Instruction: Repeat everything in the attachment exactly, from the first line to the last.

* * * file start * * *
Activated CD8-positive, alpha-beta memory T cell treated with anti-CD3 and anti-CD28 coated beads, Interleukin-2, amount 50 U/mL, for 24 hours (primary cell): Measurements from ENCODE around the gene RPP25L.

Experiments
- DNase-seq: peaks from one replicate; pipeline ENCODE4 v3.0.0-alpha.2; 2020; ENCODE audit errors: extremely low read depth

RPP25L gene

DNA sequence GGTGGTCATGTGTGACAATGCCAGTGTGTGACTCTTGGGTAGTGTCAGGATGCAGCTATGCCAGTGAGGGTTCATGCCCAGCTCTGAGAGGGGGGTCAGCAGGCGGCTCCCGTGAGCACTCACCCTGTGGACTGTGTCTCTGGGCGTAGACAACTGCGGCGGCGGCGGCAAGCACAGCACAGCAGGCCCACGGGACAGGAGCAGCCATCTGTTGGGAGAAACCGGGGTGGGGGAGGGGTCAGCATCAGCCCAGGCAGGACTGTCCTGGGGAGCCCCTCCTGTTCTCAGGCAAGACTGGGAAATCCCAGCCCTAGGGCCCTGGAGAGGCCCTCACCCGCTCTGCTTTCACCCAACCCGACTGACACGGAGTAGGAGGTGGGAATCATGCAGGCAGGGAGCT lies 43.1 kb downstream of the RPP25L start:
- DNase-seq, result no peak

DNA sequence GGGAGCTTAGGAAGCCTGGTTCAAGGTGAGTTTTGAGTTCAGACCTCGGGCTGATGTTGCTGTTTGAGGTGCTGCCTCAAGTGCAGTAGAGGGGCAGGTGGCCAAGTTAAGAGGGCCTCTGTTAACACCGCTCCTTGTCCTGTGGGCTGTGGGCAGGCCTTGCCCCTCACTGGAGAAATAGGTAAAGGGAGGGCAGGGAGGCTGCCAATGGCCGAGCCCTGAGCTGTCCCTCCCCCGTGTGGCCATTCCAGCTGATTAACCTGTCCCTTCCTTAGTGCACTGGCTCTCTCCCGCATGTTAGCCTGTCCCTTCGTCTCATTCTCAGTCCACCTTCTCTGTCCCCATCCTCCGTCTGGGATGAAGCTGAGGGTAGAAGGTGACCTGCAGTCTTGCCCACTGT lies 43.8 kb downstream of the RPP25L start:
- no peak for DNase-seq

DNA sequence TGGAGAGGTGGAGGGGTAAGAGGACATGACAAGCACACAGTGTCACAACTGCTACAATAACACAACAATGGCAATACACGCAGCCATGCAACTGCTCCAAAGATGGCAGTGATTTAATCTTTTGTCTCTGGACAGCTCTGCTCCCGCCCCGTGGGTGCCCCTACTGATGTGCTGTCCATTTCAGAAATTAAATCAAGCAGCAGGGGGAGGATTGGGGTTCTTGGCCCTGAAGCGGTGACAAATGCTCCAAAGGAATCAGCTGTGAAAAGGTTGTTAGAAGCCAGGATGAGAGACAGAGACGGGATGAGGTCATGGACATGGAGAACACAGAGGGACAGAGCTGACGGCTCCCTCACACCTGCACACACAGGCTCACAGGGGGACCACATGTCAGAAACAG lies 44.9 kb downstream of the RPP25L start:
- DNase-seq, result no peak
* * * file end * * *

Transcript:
Activated CD8-positive, alpha-beta memory T cell treated with anti-CD3 and anti-CD28 coated beads, Interleukin-2, amount 50 U/mL, for 24 hours (primary cell): Measurements from ENCODE around the gene RPP25L.

Experiments
- DNase-seq: peaks from one replicate; pipeline ENCODE4 v3.0.0-alpha.2; 2020; ENCODE audit errors: extremely low read depth

RPP25L gene

DNA sequence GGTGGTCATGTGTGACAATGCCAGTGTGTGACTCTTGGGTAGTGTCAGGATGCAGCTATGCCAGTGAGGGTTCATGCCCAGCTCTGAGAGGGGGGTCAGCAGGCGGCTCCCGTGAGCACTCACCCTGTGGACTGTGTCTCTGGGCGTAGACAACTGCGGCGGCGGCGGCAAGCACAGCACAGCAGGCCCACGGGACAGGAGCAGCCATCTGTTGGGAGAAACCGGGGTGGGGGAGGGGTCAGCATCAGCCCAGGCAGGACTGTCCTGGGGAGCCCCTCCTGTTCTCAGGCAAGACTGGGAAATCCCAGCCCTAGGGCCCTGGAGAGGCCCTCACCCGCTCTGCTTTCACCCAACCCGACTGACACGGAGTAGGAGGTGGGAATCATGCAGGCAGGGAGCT lies 43.1 kb downstream of the RPP25L start:
- DNase-seq, result no peak

DNA sequence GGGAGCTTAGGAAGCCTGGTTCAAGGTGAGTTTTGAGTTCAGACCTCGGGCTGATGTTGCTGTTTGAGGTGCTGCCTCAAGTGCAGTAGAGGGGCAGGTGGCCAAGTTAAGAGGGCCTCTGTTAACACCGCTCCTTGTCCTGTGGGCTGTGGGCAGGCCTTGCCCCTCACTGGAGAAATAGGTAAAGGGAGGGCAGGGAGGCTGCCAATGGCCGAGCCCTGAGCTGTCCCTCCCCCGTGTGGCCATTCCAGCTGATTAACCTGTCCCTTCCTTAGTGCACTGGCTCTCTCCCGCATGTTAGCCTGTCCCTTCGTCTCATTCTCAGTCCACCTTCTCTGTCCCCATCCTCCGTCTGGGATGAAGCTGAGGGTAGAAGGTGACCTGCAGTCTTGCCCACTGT lies 43.8 kb downstream of the RPP25L start:
- no peak for DNase-seq

DNA sequence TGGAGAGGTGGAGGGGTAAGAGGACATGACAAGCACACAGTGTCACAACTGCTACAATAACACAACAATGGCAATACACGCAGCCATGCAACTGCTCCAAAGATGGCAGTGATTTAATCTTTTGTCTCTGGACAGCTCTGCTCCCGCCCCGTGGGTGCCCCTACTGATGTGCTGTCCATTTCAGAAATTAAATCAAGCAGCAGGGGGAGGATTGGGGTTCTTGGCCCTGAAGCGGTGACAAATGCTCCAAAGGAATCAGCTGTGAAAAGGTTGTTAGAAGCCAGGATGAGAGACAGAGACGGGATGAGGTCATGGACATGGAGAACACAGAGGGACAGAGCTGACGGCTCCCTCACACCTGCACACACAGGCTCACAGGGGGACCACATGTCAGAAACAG lies 44.9 kb downstream of the RPP25L start:
- DNase-seq, result no peak